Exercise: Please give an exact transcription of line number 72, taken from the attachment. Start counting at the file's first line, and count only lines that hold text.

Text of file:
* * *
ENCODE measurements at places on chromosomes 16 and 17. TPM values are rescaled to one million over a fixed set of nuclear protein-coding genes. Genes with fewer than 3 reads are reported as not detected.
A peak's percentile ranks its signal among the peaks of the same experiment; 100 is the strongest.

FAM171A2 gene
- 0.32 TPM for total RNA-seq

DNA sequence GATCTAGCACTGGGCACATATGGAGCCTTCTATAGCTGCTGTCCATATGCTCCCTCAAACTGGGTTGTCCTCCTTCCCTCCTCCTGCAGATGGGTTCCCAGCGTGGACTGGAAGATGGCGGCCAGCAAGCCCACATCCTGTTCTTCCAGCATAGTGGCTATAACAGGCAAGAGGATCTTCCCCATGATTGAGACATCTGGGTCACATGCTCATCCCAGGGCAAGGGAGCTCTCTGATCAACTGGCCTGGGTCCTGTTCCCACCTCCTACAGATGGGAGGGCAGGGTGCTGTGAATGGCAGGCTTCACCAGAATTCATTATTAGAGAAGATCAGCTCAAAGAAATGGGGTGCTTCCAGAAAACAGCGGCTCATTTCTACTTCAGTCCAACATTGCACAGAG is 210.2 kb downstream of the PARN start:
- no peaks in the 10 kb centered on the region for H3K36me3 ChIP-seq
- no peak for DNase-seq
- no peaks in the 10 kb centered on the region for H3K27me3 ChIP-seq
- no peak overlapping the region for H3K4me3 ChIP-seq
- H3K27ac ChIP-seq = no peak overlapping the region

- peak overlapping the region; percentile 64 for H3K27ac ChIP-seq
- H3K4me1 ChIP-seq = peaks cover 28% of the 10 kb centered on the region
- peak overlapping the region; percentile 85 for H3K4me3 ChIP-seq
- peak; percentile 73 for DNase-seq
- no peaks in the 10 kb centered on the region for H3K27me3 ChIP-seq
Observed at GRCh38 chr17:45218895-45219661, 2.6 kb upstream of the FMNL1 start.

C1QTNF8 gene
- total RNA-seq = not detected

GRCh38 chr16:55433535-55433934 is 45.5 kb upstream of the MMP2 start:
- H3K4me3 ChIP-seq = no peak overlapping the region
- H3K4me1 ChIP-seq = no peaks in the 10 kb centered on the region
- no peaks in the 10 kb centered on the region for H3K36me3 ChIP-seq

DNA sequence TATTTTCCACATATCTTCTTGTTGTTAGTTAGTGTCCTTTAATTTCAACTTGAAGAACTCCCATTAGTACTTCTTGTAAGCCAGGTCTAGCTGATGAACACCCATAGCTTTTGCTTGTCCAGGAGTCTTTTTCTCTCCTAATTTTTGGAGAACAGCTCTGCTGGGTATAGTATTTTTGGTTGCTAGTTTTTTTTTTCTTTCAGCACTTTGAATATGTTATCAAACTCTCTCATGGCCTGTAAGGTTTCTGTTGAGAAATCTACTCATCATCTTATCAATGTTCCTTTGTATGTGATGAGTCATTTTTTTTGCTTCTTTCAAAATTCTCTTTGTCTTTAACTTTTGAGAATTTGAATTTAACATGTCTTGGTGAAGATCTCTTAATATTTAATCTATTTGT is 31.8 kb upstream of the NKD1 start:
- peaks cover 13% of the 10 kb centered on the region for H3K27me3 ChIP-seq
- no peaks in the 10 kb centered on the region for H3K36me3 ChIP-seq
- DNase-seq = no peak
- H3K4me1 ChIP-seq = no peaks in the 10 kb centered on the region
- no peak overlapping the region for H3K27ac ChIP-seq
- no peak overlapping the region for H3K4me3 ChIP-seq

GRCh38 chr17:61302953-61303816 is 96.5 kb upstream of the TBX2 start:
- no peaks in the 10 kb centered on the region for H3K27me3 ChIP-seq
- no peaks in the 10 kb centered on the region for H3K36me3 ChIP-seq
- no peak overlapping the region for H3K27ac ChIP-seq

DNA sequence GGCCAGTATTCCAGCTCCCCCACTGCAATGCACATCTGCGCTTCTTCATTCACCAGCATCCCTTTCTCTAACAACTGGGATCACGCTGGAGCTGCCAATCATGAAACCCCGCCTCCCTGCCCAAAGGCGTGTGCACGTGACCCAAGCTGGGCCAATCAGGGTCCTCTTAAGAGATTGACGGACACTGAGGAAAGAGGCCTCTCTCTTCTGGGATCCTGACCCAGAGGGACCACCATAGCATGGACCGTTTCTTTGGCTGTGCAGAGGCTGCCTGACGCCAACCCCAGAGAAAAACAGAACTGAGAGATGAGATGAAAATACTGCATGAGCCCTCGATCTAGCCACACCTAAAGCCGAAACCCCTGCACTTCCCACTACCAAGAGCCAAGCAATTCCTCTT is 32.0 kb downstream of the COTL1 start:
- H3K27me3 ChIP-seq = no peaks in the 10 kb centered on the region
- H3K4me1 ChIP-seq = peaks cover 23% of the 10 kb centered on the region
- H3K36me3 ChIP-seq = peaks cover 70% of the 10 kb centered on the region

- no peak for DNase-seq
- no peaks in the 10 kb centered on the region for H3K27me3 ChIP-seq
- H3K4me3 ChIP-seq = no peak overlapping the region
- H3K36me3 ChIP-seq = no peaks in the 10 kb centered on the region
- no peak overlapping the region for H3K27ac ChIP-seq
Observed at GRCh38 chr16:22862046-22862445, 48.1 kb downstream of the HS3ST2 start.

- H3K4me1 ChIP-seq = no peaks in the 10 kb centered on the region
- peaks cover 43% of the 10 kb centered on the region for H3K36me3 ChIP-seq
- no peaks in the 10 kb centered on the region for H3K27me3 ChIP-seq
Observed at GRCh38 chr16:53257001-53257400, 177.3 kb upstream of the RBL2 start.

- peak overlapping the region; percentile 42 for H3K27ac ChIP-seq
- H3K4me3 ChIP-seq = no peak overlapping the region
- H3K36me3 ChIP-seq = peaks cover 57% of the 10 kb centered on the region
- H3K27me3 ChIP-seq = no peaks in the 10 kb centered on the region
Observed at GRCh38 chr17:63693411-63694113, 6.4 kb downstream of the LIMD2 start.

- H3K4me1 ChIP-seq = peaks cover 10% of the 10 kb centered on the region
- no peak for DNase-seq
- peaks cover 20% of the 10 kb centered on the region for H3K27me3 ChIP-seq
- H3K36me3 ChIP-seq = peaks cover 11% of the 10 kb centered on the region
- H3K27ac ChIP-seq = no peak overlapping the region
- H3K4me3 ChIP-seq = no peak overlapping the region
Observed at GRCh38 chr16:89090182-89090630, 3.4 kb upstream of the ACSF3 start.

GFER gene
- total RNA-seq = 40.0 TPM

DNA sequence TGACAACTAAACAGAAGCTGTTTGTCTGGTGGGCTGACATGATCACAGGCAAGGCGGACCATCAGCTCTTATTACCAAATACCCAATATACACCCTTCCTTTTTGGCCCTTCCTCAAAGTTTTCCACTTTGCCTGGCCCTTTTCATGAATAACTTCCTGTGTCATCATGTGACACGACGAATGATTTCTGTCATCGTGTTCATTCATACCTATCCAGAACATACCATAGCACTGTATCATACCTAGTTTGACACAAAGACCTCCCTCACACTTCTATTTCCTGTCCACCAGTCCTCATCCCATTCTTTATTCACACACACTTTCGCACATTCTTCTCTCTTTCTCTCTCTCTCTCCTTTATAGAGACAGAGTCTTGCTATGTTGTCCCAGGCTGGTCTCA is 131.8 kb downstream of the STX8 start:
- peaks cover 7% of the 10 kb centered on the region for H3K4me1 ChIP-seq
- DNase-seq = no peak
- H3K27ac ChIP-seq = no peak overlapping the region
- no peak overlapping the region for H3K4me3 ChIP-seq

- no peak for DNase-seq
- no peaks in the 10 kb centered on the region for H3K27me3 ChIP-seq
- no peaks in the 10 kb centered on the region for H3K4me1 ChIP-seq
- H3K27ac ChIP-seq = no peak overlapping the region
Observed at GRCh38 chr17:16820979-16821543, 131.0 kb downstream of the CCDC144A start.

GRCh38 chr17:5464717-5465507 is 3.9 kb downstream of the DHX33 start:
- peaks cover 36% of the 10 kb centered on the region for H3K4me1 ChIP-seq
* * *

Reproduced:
GRCh38 chr17:5464717-5465507 is 3.9 kb downstream of the DHX33 start: